Also, if the goal is to nurse these companies back to health you need to be able to pay talented leaders above market compensation to take on the risks inherent in a struggling company.

This is just one symptom of what we can expect by increased intervention.

This press release from ARI's Yaron Brook sums it up nicely.

http://www.aynrand.org/site/News2?page=New...le&id=21359

Oh yes. I definitely agree that we should not be bailing them out as well. But given that we -- well, really the government so helpfully on our behalf, and with our money! -- is giving money to these entities, it seems to me appropriate to put reasonable conditions on its use. I dont have a problem with using the money to buy talented managers who will turn these companies around. My guess is that those will not be the same people who got these companies into this mess. I may be wrong on the facts here, but I thought the issue was what pay the current executives will get -- that is, what pay those who bankrupted the companies. For them, I dont think they should get any more money unless and until they are able to generate it by turning the companies around.

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Republican officials said that Paulson had bowed to demands from critics in both parties to limit the pay packages of executives whose companies benefit from the proposed bailout. They spoke on condition of anonymity because Paulson's decision had not been formally announced.

Yahoo/AP

That should make it easier to find better people for the executive positions in these failing companies. What a victory this will be for those who want Gov to set limits on executive compensation.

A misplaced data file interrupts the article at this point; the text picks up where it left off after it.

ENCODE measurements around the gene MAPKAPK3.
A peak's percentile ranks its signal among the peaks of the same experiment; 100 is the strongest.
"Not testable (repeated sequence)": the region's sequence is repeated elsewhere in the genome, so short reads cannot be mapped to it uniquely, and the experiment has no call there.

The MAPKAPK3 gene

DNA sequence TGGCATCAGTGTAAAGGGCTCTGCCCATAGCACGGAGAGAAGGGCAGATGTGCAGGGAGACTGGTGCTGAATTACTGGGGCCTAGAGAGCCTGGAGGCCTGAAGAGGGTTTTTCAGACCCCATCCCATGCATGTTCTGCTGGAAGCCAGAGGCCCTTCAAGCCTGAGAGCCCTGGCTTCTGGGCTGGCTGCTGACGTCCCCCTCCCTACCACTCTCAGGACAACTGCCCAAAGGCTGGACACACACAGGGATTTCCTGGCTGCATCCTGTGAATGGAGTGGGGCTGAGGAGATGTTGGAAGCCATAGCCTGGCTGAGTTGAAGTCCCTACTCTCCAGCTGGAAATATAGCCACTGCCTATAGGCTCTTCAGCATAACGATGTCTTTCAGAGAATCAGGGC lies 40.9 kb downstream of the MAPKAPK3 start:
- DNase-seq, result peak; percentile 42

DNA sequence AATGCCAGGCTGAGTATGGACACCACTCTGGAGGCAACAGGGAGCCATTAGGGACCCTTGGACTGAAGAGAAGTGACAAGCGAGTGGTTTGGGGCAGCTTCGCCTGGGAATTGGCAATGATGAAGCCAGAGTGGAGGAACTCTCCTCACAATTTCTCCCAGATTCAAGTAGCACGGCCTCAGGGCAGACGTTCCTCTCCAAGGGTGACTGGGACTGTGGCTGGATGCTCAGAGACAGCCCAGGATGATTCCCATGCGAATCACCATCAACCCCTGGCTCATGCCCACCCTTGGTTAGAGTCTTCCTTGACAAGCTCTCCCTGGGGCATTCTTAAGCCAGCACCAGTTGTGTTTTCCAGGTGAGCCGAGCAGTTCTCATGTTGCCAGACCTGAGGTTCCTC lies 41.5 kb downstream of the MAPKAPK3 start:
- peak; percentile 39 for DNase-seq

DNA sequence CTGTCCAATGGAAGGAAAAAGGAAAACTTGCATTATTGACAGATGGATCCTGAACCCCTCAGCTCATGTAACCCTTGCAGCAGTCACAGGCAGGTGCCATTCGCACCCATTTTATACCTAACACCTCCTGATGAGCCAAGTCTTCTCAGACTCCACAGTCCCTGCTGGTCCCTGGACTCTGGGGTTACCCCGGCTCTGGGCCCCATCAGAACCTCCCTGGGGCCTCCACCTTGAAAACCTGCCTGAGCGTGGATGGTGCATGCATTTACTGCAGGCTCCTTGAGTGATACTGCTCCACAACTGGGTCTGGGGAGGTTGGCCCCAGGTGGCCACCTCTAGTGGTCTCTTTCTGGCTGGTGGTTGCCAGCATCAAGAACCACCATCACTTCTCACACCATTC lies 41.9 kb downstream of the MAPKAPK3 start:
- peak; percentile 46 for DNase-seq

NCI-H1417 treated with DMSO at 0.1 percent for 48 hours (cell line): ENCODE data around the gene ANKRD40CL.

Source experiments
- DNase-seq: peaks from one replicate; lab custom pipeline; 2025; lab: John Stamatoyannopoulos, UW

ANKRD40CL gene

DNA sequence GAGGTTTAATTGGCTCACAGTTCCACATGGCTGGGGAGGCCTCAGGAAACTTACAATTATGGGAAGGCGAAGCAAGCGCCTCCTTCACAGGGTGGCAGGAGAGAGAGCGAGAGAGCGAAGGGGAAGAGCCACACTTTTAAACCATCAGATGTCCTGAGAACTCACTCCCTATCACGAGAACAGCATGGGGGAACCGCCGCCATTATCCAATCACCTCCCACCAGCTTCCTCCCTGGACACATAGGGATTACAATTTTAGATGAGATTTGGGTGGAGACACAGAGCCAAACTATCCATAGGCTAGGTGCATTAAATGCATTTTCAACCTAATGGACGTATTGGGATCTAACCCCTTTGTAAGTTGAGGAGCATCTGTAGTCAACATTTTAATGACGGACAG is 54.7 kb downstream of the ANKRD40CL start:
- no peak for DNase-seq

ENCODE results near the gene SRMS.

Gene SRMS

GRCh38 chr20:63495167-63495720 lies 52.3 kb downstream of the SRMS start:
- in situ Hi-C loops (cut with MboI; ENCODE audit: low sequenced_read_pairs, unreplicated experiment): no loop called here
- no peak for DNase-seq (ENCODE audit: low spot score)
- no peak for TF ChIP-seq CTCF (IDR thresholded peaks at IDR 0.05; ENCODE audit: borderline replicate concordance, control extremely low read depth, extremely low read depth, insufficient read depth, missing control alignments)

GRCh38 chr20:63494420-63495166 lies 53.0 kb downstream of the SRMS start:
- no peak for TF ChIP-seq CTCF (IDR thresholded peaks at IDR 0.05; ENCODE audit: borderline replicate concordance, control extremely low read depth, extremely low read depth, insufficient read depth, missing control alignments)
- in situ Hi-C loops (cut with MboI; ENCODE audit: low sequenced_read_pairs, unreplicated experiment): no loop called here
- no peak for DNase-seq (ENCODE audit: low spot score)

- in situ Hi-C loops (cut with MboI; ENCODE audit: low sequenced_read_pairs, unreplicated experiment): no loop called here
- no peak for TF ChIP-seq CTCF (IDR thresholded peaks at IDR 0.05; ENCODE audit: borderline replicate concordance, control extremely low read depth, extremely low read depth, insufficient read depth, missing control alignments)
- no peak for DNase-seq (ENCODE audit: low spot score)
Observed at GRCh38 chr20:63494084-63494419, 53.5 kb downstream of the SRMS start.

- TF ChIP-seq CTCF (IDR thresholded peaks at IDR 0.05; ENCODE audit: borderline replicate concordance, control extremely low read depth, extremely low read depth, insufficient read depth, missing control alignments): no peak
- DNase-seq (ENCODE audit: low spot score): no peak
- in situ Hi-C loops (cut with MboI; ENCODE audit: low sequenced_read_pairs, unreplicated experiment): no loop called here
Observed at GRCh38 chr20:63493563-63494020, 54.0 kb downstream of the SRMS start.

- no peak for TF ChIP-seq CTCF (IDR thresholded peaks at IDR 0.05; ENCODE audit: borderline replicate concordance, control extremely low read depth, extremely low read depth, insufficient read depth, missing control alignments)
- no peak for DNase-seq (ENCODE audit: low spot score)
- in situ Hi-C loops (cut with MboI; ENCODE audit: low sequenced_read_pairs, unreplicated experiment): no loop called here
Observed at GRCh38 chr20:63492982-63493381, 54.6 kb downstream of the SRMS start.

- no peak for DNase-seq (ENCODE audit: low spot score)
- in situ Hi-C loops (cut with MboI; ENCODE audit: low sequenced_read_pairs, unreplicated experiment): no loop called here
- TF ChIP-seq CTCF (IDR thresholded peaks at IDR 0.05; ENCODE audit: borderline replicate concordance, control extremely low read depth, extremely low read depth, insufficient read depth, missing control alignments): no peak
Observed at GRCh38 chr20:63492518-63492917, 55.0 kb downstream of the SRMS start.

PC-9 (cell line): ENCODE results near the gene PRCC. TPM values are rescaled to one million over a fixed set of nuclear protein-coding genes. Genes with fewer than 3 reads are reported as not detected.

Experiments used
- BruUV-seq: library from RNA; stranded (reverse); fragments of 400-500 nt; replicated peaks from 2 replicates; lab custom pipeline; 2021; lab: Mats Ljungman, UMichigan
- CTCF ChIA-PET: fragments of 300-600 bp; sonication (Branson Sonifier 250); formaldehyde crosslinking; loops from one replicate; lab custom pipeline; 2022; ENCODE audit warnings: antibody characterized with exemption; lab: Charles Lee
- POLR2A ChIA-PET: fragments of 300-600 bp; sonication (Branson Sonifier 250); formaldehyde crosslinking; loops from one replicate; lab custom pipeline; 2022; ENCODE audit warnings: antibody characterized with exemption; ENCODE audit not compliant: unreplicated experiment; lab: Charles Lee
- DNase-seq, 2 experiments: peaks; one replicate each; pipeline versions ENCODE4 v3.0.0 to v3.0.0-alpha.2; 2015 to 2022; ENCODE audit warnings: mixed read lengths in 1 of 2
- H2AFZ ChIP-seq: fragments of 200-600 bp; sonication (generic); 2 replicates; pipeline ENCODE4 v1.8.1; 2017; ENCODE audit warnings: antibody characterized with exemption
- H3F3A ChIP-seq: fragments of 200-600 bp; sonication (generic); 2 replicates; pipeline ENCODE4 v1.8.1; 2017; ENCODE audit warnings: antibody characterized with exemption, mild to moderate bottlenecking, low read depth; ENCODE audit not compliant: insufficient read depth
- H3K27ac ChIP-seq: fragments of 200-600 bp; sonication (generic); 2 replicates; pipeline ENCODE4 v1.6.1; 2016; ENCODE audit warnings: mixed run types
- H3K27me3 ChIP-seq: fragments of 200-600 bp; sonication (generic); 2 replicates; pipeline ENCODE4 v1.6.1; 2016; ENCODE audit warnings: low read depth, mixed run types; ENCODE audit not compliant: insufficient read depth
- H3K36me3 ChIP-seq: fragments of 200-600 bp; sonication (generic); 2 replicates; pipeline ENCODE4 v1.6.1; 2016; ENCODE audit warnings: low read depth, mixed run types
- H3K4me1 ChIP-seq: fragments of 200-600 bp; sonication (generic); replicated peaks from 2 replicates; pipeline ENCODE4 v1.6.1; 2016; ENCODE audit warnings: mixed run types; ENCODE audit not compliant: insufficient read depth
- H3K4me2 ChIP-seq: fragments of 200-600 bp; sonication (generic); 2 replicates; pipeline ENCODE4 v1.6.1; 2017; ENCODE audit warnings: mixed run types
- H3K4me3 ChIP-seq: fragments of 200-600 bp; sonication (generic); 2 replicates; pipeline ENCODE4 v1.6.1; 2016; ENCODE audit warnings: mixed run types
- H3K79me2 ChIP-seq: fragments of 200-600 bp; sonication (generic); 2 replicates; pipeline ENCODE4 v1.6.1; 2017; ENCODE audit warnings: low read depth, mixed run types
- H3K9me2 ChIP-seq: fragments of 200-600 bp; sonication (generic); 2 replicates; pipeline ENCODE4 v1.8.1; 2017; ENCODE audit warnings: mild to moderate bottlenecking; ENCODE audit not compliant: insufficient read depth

Wait a minute. Isnt this a question about whether they should get nothing, because they are bankrupt, or get something from the money that you and I are paying to bail them out???? I have not seen the legislation, so dont know if it is prospective -- in which case I agree with the concern. But if it is with respect to the people who run the companies that we are now saving, why should we be forced to line their pockets????

The point is that the government shouldn't be doing the bailout in the first place. If the companies are bankrupt let them be bankrupt but if they are not what gives Congress the right to break the employment contract?

Also, if the goal is to nurse these companies back to health you need to be able to pay talented leaders above market compensation to take on the risks inherent in a struggling company.

This is just one symptom of what we can expect by increased intervention.

This press release from ARI's Yaron Brook sums it up nicely.

http://www.aynrand.org/site/News2?page=New...le&id=21359

I did just see something in a news report of the bailout that does suggest that the money will be given conditional on future pay of executives. That is unfortunate. In fact as others have pointed out that seems completely counter productive. It is reminiscent of Nixon and the wage and price freezes -- though here focused on a more limited market. Ugh. Not a good week for the free market, capitalism, democracy, freedom........